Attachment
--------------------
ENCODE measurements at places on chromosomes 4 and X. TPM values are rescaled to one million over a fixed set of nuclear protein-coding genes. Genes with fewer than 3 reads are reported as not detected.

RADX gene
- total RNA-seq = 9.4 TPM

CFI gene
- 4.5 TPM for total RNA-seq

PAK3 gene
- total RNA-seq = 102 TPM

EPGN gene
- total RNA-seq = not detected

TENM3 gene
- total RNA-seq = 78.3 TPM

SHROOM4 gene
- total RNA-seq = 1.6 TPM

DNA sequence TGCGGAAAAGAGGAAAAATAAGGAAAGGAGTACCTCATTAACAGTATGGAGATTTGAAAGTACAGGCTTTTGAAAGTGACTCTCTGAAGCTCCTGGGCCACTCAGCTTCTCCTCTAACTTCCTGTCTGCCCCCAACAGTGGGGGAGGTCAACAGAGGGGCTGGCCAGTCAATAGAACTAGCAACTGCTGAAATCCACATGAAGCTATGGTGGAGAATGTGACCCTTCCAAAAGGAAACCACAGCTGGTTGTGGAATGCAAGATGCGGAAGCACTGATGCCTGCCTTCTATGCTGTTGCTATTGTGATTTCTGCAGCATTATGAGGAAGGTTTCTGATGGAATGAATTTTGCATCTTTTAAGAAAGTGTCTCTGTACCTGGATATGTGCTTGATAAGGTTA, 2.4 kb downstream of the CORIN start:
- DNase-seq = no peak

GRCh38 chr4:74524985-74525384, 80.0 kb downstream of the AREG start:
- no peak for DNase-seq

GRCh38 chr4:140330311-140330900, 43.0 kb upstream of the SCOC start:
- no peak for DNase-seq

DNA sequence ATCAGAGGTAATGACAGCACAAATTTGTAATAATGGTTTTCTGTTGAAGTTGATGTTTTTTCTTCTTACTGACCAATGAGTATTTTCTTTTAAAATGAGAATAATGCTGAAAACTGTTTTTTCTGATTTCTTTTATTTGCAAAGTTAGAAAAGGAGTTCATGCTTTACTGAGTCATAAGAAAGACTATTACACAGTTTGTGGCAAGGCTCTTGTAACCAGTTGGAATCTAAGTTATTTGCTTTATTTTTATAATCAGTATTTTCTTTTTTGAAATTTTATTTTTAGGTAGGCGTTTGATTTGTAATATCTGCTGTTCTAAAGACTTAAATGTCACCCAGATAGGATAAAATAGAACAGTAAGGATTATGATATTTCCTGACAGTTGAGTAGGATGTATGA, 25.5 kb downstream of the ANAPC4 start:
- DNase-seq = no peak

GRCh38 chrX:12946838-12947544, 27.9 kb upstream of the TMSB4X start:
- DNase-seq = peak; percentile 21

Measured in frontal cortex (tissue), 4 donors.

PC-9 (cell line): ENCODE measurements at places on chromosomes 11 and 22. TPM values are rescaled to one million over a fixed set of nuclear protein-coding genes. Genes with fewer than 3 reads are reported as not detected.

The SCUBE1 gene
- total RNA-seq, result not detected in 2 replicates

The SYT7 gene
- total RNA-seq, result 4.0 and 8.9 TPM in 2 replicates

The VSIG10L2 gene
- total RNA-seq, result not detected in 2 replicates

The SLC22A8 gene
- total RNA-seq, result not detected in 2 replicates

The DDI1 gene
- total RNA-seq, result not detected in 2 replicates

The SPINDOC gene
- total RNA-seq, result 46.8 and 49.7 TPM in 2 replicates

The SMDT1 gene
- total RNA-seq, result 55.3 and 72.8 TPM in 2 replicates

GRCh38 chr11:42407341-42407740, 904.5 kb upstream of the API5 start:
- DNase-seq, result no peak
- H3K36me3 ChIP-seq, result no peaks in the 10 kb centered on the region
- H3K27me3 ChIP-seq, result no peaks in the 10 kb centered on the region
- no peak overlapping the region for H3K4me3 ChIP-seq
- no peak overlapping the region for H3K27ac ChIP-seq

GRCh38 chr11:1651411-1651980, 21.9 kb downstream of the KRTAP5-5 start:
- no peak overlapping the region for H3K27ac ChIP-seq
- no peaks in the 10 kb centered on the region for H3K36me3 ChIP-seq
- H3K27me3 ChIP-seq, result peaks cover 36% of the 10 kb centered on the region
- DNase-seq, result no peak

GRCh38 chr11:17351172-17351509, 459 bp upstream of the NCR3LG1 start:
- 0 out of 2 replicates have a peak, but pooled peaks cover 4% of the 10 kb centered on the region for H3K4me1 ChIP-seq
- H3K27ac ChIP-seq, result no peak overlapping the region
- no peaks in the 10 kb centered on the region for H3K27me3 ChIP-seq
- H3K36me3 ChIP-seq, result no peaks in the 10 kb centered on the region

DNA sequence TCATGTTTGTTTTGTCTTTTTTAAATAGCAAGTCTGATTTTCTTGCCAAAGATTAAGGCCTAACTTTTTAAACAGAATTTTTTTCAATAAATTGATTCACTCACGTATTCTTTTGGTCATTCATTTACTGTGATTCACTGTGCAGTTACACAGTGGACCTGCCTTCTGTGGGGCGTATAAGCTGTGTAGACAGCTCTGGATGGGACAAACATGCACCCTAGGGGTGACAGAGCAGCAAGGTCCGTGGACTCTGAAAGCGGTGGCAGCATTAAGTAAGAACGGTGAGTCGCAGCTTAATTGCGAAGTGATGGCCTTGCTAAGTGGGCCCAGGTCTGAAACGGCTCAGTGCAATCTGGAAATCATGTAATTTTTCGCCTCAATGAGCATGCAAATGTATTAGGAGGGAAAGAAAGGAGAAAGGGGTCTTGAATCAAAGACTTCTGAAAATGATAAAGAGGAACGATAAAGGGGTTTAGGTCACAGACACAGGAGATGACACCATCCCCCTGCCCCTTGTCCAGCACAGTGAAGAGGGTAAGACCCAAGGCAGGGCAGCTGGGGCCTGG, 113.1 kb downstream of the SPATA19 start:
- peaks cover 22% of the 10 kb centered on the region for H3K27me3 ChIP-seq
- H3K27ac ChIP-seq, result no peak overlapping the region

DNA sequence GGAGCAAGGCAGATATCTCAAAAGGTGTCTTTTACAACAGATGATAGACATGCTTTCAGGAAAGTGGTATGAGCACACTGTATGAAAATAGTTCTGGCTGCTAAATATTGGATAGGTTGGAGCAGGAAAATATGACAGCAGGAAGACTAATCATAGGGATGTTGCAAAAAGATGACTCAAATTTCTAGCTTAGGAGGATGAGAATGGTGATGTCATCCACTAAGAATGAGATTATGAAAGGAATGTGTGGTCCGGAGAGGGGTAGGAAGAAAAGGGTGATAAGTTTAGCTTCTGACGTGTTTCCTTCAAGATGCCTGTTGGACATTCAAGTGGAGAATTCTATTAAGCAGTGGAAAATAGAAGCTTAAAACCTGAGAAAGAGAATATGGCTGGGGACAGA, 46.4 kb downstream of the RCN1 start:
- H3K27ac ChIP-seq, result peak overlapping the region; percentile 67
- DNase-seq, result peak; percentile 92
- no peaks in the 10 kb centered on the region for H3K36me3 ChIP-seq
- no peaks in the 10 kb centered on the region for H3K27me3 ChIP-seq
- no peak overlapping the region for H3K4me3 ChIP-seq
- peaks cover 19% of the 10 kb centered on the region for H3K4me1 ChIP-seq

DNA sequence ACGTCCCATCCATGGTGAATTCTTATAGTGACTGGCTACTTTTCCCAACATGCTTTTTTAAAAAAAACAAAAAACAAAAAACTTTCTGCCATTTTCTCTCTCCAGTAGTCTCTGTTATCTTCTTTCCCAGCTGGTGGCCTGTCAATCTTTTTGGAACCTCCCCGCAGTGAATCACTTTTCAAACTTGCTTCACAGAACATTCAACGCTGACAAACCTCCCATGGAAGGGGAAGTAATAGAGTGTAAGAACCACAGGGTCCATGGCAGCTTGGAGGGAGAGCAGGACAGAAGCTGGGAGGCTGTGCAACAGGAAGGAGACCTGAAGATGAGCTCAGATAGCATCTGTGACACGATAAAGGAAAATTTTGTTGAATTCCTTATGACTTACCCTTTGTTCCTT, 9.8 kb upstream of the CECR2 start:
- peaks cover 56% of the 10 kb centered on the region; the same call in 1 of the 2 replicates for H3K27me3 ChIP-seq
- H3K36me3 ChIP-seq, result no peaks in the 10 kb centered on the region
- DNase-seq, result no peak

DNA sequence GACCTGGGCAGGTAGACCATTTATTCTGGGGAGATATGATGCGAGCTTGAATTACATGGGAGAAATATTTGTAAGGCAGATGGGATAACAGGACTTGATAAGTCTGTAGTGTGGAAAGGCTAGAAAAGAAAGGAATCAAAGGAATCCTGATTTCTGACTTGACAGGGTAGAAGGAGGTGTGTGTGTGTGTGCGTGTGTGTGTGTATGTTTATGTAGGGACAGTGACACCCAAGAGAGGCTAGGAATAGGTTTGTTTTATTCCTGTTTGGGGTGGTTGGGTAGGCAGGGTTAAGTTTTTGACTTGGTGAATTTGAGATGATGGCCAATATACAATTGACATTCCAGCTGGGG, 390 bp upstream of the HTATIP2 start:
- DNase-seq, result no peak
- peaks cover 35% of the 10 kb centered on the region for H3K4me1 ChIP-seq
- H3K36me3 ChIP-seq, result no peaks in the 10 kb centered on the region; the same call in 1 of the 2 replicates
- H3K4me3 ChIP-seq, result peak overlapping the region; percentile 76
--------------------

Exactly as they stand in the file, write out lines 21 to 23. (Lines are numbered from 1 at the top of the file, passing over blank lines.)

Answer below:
- DNase-seq = no peak

GRCh38 chrX:12946838-12947544, 27.9 kb upstream of the TMSB4X start:
- DNase-seq = peak; percentile 21